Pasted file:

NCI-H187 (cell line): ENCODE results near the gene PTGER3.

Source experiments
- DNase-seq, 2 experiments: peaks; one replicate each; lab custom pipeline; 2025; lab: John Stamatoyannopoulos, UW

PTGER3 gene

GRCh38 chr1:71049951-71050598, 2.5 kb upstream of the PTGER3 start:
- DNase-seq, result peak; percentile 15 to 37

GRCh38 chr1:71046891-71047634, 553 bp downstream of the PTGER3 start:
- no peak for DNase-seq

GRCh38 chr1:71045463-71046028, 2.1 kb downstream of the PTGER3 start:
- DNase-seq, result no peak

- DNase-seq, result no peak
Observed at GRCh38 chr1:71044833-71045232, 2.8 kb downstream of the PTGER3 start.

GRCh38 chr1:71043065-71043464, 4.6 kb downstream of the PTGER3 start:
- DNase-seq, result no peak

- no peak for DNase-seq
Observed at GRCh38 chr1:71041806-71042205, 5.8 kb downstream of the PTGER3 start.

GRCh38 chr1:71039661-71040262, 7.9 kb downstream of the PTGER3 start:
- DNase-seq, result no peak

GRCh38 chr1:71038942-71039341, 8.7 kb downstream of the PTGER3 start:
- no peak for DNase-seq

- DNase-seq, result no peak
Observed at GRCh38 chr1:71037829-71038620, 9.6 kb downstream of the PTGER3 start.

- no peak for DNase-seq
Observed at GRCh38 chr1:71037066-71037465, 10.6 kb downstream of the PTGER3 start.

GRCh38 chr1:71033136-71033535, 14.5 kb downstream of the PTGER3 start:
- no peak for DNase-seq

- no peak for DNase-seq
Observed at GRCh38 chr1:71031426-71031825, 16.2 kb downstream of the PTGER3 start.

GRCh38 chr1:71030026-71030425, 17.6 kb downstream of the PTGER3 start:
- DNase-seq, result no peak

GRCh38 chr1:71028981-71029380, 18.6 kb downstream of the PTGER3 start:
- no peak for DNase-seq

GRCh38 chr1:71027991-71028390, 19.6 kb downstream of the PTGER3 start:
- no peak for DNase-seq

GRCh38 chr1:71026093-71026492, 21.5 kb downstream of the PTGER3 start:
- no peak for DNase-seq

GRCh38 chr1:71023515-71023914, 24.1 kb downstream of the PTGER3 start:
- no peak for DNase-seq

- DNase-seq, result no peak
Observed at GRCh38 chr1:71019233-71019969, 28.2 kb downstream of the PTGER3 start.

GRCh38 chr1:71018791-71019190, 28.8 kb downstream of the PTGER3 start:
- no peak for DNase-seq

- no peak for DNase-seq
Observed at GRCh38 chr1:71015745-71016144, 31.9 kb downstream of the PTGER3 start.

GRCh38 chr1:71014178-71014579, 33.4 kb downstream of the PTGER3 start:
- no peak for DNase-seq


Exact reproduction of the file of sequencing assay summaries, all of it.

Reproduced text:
NCI-H187 (cell line): ENCODE results near the gene PTGER3.

Source experiments
- DNase-seq, 2 experiments: peaks; one replicate each; lab custom pipeline; 2025; lab: John Stamatoyannopoulos, UW

PTGER3 gene

GRCh38 chr1:71049951-71050598, 2.5 kb upstream of the PTGER3 start:
- DNase-seq, result peak; percentile 15 to 37

GRCh38 chr1:71046891-71047634, 553 bp downstream of the PTGER3 start:
- no peak for DNase-seq

GRCh38 chr1:71045463-71046028, 2.1 kb downstream of the PTGER3 start:
- DNase-seq, result no peak

- DNase-seq, result no peak
Observed at GRCh38 chr1:71044833-71045232, 2.8 kb downstream of the PTGER3 start.

GRCh38 chr1:71043065-71043464, 4.6 kb downstream of the PTGER3 start:
- DNase-seq, result no peak

- no peak for DNase-seq
Observed at GRCh38 chr1:71041806-71042205, 5.8 kb downstream of the PTGER3 start.

GRCh38 chr1:71039661-71040262, 7.9 kb downstream of the PTGER3 start:
- DNase-seq, result no peak

GRCh38 chr1:71038942-71039341, 8.7 kb downstream of the PTGER3 start:
- no peak for DNase-seq

- DNase-seq, result no peak
Observed at GRCh38 chr1:71037829-71038620, 9.6 kb downstream of the PTGER3 start.

- no peak for DNase-seq
Observed at GRCh38 chr1:71037066-71037465, 10.6 kb downstream of the PTGER3 start.

GRCh38 chr1:71033136-71033535, 14.5 kb downstream of the PTGER3 start:
- no peak for DNase-seq

- no peak for DNase-seq
Observed at GRCh38 chr1:71031426-71031825, 16.2 kb downstream of the PTGER3 start.

GRCh38 chr1:71030026-71030425, 17.6 kb downstream of the PTGER3 start:
- DNase-seq, result no peak

GRCh38 chr1:71028981-71029380, 18.6 kb downstream of the PTGER3 start:
- no peak for DNase-seq

GRCh38 chr1:71027991-71028390, 19.6 kb downstream of the PTGER3 start:
- no peak for DNase-seq

GRCh38 chr1:71026093-71026492, 21.5 kb downstream of the PTGER3 start:
- no peak for DNase-seq

GRCh38 chr1:71023515-71023914, 24.1 kb downstream of the PTGER3 start:
- no peak for DNase-seq

- DNase-seq, result no peak
Observed at GRCh38 chr1:71019233-71019969, 28.2 kb downstream of the PTGER3 start.

GRCh38 chr1:71018791-71019190, 28.8 kb downstream of the PTGER3 start:
- no peak for DNase-seq

- no peak for DNase-seq
Observed at GRCh38 chr1:71015745-71016144, 31.9 kb downstream of the PTGER3 start.

GRCh38 chr1:71014178-71014579, 33.4 kb downstream of the PTGER3 start:
- no peak for DNase-seq